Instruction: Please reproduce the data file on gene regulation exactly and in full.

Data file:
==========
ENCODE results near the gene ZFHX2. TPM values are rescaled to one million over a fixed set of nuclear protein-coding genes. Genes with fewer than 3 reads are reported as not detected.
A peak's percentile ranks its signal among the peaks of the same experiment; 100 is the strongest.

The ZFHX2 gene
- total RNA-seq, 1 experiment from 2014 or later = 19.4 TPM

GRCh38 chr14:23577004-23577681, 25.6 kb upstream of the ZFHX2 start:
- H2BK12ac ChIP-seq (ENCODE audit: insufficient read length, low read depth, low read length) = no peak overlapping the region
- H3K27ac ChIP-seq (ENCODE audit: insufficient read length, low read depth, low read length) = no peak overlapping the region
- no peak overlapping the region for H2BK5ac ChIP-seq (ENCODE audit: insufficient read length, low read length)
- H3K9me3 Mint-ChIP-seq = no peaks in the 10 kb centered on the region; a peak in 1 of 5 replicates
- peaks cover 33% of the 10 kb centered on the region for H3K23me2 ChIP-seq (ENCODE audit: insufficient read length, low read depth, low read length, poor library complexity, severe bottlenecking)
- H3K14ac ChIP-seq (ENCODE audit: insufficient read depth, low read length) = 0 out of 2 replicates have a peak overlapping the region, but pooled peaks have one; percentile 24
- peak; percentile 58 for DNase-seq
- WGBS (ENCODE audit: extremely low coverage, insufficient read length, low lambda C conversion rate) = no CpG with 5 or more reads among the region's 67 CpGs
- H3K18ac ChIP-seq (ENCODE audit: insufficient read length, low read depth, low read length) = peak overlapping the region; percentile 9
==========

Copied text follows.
ENCODE results near the gene ZFHX2. TPM values are rescaled to one million over a fixed set of nuclear protein-coding genes. Genes with fewer than 3 reads are reported as not detected.
A peak's percentile ranks its signal among the peaks of the same experiment; 100 is the strongest.

The ZFHX2 gene
- total RNA-seq, 1 experiment from 2014 or later = 19.4 TPM

GRCh38 chr14:23577004-23577681, 25.6 kb upstream of the ZFHX2 start:
- H2BK12ac ChIP-seq (ENCODE audit: insufficient read length, low read depth, low read length) = no peak overlapping the region
- H3K27ac ChIP-seq (ENCODE audit: insufficient read length, low read depth, low read length) = no peak overlapping the region
- no peak overlapping the region for H2BK5ac ChIP-seq (ENCODE audit: insufficient read length, low read length)
- H3K9me3 Mint-ChIP-seq = no peaks in the 10 kb centered on the region; a peak in 1 of 5 replicates
- peaks cover 33% of the 10 kb centered on the region for H3K23me2 ChIP-seq (ENCODE audit: insufficient read length, low read depth, low read length, poor library complexity, severe bottlenecking)
- H3K14ac ChIP-seq (ENCODE audit: insufficient read depth, low read length) = 0 out of 2 replicates have a peak overlapping the region, but pooled peaks have one; percentile 24
- peak; percentile 58 for DNase-seq
- WGBS (ENCODE audit: extremely low coverage, insufficient read length, low lambda C conversion rate) = no CpG with 5 or more reads among the region's 67 CpGs
- H3K18ac ChIP-seq (ENCODE audit: insufficient read length, low read depth, low read length) = peak overlapping the region; percentile 9